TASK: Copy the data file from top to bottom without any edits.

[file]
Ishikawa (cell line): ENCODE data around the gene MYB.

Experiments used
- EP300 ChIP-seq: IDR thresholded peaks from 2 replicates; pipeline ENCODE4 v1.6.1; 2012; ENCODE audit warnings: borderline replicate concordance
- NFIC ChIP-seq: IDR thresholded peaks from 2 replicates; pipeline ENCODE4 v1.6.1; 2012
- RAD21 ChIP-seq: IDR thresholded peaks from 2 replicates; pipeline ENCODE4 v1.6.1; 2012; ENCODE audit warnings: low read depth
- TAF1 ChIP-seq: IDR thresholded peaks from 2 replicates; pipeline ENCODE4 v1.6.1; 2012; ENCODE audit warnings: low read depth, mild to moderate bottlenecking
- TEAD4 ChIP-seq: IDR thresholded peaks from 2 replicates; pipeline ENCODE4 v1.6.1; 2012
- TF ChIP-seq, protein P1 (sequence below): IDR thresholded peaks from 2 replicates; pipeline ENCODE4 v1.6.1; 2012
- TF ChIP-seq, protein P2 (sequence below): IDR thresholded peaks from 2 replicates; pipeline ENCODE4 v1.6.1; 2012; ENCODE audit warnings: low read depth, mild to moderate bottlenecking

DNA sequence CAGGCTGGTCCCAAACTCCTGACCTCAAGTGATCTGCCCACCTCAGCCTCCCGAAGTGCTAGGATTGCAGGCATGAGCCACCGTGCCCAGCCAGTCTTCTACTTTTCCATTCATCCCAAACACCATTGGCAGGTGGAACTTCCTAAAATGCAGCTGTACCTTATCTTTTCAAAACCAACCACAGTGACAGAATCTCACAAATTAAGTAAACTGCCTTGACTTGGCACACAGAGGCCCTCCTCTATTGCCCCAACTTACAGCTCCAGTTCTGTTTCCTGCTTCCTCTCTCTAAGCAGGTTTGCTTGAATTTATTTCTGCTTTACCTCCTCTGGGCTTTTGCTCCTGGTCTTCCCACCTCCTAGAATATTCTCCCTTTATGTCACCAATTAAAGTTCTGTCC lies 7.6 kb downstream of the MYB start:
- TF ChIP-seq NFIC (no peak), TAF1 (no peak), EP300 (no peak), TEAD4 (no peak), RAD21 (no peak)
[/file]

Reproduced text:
Ishikawa (cell line): ENCODE data around the gene MYB.

Experiments used
- EP300 ChIP-seq: IDR thresholded peaks from 2 replicates; pipeline ENCODE4 v1.6.1; 2012; ENCODE audit warnings: borderline replicate concordance
- NFIC ChIP-seq: IDR thresholded peaks from 2 replicates; pipeline ENCODE4 v1.6.1; 2012
- RAD21 ChIP-seq: IDR thresholded peaks from 2 replicates; pipeline ENCODE4 v1.6.1; 2012; ENCODE audit warnings: low read depth
- TAF1 ChIP-seq: IDR thresholded peaks from 2 replicates; pipeline ENCODE4 v1.6.1; 2012; ENCODE audit warnings: low read depth, mild to moderate bottlenecking
- TEAD4 ChIP-seq: IDR thresholded peaks from 2 replicates; pipeline ENCODE4 v1.6.1; 2012
- TF ChIP-seq, protein P1 (sequence below): IDR thresholded peaks from 2 replicates; pipeline ENCODE4 v1.6.1; 2012
- TF ChIP-seq, protein P2 (sequence below): IDR thresholded peaks from 2 replicates; pipeline ENCODE4 v1.6.1; 2012; ENCODE audit warnings: low read depth, mild to moderate bottlenecking

DNA sequence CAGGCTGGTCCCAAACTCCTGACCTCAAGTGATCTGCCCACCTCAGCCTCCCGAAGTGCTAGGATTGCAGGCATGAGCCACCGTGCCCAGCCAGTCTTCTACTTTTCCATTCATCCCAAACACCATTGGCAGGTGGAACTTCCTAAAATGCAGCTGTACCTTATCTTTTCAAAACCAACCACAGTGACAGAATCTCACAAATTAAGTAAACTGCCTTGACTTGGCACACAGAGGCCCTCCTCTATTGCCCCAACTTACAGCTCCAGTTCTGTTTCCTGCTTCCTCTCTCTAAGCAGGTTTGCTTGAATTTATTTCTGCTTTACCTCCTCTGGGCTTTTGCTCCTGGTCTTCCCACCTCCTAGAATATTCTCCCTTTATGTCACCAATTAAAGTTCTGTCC lies 7.6 kb downstream of the MYB start:
- TF ChIP-seq NFIC (no peak), TAF1 (no peak), EP300 (no peak), TEAD4 (no peak), RAD21 (no peak)